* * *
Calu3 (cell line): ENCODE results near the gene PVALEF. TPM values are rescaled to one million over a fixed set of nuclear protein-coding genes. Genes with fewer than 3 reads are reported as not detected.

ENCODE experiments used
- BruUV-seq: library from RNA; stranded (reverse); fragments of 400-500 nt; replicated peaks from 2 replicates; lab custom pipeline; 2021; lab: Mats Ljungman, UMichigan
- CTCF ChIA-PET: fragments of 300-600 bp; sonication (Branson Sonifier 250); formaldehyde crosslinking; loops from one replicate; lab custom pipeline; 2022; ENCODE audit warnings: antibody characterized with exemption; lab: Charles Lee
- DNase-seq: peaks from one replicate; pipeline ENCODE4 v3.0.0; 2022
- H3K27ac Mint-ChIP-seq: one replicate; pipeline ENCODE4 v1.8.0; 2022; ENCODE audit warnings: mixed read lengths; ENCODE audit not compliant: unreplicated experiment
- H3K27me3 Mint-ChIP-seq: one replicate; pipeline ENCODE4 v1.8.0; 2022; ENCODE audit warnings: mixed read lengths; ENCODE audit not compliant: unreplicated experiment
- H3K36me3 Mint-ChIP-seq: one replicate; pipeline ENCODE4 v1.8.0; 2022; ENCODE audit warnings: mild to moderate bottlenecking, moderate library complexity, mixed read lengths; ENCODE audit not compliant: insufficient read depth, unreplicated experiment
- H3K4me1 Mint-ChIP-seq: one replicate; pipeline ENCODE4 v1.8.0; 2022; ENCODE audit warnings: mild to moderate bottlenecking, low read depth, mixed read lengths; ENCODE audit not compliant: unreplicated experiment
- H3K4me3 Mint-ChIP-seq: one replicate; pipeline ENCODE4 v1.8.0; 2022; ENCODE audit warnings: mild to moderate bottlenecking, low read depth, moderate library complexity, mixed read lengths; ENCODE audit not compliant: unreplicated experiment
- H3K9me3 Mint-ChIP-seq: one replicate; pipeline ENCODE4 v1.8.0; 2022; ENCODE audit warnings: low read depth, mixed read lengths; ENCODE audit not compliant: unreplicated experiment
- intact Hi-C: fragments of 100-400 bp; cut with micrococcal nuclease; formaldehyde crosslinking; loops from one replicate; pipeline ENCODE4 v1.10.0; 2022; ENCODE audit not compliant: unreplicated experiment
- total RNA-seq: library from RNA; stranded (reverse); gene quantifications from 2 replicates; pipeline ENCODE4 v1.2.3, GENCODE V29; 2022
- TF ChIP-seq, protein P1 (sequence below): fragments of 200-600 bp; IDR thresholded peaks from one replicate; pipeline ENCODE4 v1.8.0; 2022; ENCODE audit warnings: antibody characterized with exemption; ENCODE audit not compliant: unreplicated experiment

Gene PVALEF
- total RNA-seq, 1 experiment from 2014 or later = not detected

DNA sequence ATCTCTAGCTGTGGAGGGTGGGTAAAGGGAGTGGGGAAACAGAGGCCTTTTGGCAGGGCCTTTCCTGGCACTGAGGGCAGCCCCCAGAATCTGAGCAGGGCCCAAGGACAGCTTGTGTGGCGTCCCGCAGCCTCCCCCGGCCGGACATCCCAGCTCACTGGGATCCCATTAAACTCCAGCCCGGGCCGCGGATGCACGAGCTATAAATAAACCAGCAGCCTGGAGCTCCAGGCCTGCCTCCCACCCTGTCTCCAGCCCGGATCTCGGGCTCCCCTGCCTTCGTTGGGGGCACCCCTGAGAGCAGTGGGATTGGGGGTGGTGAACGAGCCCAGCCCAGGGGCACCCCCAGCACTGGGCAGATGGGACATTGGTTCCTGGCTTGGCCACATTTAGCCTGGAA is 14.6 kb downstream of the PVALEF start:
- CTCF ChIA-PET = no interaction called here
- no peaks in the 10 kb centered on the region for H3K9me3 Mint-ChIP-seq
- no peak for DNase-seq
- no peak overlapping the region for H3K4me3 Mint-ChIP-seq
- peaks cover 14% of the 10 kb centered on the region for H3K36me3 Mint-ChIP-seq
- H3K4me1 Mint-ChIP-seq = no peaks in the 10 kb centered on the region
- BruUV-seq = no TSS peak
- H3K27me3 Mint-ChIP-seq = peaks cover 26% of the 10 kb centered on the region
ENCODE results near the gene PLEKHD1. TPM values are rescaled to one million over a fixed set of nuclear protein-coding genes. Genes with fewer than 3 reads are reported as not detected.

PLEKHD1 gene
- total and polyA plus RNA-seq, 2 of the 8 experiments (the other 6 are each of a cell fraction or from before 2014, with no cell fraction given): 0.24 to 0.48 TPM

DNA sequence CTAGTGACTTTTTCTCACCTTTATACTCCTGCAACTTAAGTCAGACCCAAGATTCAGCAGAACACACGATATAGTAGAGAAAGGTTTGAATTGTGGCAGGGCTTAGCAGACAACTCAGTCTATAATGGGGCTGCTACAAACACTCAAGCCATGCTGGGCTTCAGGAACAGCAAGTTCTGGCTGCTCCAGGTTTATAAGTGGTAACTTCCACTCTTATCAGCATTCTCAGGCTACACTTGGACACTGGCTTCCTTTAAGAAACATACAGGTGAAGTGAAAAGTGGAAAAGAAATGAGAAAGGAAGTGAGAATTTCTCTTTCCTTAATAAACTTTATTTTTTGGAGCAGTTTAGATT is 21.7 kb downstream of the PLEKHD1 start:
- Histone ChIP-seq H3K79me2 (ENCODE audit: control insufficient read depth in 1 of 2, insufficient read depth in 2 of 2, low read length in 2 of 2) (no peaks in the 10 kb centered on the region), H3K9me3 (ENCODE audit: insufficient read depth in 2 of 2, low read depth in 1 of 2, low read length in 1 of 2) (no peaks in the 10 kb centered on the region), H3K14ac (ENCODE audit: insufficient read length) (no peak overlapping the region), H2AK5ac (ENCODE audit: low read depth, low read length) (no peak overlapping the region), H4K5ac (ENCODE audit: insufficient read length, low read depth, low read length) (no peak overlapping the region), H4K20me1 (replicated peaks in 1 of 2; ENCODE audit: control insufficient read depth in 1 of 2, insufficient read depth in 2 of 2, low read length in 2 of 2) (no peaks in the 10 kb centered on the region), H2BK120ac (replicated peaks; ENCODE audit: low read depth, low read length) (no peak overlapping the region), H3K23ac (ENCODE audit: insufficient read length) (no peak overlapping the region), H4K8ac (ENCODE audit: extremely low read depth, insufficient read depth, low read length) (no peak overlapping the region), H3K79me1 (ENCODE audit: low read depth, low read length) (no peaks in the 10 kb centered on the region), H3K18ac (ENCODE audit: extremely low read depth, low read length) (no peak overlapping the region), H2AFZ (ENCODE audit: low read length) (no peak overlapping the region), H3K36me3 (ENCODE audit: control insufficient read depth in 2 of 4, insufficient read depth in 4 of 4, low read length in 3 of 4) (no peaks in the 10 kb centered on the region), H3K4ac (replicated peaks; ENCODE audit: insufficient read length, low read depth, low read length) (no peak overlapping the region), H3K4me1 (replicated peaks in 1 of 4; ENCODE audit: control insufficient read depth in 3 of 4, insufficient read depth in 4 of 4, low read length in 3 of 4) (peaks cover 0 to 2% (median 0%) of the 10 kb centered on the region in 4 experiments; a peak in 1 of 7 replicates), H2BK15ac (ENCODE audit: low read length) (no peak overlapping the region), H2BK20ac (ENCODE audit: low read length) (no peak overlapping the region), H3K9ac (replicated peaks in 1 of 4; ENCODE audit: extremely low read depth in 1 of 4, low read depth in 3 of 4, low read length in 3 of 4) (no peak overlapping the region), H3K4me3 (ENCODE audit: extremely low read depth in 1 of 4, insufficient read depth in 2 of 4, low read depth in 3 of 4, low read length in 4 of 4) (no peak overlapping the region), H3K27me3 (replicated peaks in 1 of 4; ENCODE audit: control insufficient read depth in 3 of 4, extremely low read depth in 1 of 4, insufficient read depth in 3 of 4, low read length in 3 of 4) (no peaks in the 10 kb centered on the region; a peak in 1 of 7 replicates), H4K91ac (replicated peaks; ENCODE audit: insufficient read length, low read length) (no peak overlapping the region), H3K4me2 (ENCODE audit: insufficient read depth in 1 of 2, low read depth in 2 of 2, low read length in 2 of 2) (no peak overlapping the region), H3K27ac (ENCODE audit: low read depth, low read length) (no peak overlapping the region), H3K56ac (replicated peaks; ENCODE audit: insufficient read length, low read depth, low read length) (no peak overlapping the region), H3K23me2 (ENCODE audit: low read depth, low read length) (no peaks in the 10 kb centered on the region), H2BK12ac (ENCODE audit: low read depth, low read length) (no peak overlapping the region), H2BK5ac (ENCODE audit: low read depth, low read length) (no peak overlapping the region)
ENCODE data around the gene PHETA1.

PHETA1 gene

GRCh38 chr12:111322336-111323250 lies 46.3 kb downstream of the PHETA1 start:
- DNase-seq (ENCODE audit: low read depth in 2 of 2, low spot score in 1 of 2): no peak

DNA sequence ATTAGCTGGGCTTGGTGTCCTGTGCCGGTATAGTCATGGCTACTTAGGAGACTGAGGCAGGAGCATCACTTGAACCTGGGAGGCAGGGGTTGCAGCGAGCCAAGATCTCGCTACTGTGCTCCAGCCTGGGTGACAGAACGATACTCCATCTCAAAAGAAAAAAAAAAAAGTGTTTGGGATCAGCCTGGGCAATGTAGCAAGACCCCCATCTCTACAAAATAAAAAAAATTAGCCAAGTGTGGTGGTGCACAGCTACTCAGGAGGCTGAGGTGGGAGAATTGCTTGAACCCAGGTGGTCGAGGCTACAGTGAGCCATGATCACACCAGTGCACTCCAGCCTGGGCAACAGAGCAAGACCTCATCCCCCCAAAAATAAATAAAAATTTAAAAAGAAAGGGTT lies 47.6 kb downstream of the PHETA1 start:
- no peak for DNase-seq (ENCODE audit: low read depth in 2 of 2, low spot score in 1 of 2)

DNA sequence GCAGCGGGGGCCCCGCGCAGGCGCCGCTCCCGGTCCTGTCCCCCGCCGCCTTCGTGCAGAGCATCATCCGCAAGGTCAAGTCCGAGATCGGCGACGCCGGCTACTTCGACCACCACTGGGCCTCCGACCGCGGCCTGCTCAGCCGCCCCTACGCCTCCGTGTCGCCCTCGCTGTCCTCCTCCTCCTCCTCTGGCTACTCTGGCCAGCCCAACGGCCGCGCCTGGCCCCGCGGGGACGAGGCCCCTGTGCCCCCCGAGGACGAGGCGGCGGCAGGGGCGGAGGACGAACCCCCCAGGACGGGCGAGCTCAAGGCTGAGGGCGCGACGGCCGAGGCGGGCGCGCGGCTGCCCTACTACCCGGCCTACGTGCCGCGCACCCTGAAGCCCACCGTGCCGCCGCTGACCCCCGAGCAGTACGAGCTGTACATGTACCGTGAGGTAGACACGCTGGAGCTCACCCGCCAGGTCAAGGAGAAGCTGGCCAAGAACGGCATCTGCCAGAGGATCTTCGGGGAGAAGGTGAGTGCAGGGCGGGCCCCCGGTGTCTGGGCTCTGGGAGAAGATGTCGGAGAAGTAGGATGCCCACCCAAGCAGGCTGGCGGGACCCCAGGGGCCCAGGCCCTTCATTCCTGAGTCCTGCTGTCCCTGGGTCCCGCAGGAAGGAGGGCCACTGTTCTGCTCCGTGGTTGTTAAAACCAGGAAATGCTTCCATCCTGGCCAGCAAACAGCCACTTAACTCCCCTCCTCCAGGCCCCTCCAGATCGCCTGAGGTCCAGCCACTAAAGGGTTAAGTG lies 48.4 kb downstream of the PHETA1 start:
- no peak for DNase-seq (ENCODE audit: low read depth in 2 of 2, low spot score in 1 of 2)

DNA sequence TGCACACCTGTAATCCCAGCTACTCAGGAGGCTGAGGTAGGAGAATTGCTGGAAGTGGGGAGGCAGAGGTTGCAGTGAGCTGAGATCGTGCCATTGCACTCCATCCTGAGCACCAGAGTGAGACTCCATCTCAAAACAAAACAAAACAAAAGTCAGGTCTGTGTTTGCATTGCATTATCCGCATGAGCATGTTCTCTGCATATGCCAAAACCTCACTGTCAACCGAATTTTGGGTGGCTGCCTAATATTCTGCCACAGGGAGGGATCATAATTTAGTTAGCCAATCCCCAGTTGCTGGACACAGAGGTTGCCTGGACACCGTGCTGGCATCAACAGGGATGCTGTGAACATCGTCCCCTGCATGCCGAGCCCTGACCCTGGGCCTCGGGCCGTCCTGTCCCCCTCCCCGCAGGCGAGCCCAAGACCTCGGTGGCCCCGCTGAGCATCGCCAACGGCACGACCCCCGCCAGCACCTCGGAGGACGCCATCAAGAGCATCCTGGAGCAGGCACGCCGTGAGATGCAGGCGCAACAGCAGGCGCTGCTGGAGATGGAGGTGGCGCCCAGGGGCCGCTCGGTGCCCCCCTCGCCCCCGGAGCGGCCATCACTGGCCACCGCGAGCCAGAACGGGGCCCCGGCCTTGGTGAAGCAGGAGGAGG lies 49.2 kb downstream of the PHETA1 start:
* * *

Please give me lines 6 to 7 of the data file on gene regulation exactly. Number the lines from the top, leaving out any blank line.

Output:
- H3K27ac Mint-ChIP-seq: one replicate; pipeline ENCODE4 v1.8.0; 2022; ENCODE audit warnings: mixed read lengths; ENCODE audit not compliant: unreplicated experiment
- H3K27me3 Mint-ChIP-seq: one replicate; pipeline ENCODE4 v1.8.0; 2022; ENCODE audit warnings: mixed read lengths; ENCODE audit not compliant: unreplicated experiment